Paper is one of my favorite love languages. It’s different from clay or LEGO or watercolor or wire. If you’ve been around for a bit, then you know how much I adore making writing with natural elements too, but paper?
Let me tell you why paper is so special to me.
First, it’s everywhere, and it’s free. It’s also incredibly dynamic. We can crumple, tear, fold, and stain it. Paper has texture, and when I make things with it, it’s almost chameleon-like, except for when I don’t want it to be. Then, it offers crisp contrast. It’s availability makes it wonderful to experiment with. I always have an abundant supply.
Making and remaking with paper is also far easier than it is with many other materials.
It’s forgiving. It’s lasting, too.
And hey: Are you as passionate about ephemera as I am? Once, I was asked what I would grab if my home were about to be destroyed and I could only carry one box away. Nearly everything I’d carry was made from paper.
So, this is what drew me to Art Journaling magazine years and years and years ago. I never miss an issue, and I look forward to the release of each new one, because this means I can cut the previous issue apart and offer its contents to the writers I happen to be working with that season.
This is assemblage.
Assemblage would make an excellent inquiry experience, don’t you think?
It elevates the writing process as well. Here’s how:
- When we invite writers to use assemble diverse materials in order to express themselves, those materials often change and refine their original ideas in ways they didn’t expect.
- Those materials enable them to construct and share ideas that they may not yet have the print power for, too. And then, they can audio record them, listen, and transcribe.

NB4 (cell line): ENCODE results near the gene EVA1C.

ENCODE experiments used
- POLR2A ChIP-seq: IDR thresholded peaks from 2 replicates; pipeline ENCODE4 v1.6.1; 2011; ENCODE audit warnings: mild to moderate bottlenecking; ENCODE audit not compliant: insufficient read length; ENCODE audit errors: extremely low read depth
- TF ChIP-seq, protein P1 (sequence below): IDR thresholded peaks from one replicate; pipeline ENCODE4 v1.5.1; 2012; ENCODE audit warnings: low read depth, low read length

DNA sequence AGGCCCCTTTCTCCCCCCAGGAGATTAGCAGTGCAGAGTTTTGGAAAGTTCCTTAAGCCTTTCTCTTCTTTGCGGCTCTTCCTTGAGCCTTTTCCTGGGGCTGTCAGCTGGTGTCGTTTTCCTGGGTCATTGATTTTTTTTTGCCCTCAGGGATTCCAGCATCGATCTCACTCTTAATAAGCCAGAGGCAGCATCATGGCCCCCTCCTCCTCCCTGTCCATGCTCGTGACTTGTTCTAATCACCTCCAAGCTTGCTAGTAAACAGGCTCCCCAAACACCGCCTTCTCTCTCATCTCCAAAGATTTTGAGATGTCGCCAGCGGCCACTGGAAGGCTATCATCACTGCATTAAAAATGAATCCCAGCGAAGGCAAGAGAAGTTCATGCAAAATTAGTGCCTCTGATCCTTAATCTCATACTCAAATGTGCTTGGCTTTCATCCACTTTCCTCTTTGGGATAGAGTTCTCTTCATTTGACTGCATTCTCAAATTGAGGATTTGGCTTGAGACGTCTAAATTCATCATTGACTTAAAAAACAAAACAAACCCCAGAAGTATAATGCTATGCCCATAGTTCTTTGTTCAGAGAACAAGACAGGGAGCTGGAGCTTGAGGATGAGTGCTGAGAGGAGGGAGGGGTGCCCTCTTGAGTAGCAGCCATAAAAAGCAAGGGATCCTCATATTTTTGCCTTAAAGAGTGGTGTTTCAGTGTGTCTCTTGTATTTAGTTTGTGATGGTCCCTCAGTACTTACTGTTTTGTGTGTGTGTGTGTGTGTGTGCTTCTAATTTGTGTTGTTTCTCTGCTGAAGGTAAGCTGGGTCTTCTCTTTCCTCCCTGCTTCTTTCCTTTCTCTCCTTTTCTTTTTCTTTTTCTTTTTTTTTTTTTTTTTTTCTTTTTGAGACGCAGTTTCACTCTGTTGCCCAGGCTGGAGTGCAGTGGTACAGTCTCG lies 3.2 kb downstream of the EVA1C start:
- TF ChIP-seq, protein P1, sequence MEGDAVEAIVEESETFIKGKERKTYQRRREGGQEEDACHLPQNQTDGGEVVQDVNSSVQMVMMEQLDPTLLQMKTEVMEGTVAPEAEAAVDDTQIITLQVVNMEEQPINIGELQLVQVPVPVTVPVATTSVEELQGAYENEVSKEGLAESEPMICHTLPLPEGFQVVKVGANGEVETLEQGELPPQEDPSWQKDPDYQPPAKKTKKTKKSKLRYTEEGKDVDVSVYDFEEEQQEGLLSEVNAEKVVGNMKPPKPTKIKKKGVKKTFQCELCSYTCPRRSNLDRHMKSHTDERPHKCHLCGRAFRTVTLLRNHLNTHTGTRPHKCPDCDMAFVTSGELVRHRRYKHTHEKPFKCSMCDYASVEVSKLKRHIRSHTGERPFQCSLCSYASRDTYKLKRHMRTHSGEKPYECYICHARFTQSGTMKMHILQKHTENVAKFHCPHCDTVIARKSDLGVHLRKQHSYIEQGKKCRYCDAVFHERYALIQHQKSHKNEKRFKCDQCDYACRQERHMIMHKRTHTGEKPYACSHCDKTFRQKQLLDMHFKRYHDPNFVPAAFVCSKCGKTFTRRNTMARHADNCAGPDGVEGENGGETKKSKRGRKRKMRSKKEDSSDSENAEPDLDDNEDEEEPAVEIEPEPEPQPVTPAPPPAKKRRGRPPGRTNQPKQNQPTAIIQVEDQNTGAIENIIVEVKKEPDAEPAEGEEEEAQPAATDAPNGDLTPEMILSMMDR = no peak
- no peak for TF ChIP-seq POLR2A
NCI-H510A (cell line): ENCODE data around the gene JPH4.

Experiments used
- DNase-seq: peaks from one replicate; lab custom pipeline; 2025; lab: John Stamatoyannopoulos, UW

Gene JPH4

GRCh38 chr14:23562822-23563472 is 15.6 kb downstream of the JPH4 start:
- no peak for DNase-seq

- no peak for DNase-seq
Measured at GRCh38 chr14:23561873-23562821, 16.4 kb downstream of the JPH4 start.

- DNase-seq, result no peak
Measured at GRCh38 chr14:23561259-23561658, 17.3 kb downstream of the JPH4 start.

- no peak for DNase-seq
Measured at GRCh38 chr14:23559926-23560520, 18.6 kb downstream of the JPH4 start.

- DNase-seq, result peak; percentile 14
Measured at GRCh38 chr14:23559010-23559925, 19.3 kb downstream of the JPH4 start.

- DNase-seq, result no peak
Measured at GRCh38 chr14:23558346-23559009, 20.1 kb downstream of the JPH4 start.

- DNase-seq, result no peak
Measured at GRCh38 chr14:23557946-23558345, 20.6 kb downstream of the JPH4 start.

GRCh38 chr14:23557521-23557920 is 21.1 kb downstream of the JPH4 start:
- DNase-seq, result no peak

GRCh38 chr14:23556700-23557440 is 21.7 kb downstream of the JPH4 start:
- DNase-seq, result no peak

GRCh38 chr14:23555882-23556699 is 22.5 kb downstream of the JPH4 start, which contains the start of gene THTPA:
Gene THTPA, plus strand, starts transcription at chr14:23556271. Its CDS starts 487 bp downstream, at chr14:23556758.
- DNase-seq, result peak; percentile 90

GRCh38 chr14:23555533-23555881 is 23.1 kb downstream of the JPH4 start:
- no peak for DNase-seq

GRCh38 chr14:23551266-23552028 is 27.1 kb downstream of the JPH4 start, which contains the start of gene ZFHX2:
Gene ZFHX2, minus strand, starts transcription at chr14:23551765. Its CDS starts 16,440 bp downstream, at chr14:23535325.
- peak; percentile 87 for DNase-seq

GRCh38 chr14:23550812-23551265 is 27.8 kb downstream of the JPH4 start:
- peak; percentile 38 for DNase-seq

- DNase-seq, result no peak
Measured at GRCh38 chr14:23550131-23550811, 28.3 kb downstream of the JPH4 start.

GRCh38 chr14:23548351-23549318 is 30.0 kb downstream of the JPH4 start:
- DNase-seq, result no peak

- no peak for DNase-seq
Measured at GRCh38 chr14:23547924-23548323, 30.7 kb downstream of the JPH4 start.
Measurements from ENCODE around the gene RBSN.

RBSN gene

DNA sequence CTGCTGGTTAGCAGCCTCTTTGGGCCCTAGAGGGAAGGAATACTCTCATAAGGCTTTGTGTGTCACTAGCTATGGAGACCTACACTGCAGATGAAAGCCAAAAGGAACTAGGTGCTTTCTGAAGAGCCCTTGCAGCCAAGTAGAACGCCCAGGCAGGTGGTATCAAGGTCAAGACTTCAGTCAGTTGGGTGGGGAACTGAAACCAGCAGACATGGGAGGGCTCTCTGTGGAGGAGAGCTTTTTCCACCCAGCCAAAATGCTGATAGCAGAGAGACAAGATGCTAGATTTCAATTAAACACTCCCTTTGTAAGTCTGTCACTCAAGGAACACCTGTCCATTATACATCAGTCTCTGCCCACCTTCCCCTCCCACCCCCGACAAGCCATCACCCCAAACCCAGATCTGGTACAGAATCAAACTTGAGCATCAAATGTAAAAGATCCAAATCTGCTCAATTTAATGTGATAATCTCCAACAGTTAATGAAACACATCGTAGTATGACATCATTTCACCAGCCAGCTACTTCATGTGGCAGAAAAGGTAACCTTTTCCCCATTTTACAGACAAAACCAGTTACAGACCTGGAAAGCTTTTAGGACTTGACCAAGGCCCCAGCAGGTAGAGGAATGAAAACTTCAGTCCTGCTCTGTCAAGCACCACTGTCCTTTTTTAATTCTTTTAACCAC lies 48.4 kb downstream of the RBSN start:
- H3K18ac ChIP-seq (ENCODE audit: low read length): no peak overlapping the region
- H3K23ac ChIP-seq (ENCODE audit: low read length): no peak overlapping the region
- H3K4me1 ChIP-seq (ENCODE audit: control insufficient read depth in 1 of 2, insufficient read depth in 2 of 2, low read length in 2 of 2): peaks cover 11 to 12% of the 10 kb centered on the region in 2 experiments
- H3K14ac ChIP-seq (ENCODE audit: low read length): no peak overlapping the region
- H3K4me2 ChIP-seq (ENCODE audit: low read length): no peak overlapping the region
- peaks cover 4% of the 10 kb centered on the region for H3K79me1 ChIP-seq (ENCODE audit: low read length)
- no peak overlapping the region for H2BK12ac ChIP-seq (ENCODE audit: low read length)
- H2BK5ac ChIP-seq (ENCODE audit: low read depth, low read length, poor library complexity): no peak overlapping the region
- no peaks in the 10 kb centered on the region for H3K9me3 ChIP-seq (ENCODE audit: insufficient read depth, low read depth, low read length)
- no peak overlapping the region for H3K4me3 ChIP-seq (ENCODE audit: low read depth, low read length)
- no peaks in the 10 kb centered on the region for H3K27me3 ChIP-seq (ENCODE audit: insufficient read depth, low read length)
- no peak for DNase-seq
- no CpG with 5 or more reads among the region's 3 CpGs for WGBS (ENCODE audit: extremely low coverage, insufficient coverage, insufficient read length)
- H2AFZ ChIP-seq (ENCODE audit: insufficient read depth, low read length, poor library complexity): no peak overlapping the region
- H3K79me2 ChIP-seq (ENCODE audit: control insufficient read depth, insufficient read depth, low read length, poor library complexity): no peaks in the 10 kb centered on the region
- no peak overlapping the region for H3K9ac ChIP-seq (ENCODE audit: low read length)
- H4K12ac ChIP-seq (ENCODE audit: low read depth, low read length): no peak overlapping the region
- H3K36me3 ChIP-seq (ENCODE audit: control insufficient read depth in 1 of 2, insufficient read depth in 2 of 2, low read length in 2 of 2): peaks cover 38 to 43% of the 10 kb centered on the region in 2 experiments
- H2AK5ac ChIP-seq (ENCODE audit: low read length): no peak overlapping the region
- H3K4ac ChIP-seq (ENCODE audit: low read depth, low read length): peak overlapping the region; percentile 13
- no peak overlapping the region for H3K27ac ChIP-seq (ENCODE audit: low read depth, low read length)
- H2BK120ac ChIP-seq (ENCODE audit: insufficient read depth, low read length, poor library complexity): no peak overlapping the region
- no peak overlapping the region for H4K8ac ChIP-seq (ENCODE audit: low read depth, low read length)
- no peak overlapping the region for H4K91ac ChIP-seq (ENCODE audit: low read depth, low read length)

- Loose parts play invites plenty of talk. When writers speak their ideas aloud, they remember them better–especially those sophisticated vocabulary words that might be new to them.
- While we privilege the use of written words in school, we know that writing is and always has been a far more multimodal endeavor. The linguistic choices we make have always had social and cultural consequences. The linguistic choices we impose on others? Yeah, same. And we writing teachers have hard and uncomfortable work to do here.
- Assemblage invites and almost requires metaphorical thinking. This elevates the complexity of the entire learning experience and the work that emerges from it is often richer, too.
- When we make writing we invite writers to explore, experiment with, and sharpen skills that will serve them well outside of the world of academia–where writing has always been far bigger than print.
I could go on, and if you’ve been here a while, then you know that I have in the past.
But, I have an idea I’d like to share with you at the end of this strange and often textureless year: Why not invite your students to practice a bit of assemblage themselves? Why not have them create a layered storyboard instead of an essay this week? Think about the critical elements that you’d like them to include in a composition that is made with letters and words and paragraphs. I wonder: How might they include them in a composition that looks more like what you see below instead?
If you’d like a bit of guidance, I created a thick, downloadable and image rich how-to for you. You’ll find it in my Sunday newsletter if you’re already subscribed. And if you’d like to be, you can jump on my list and grab the how-to right here and right now.
Need a walk-through and a bit of context? I’m sharing that in the video below.
I’d love to see how you use or adapt this.
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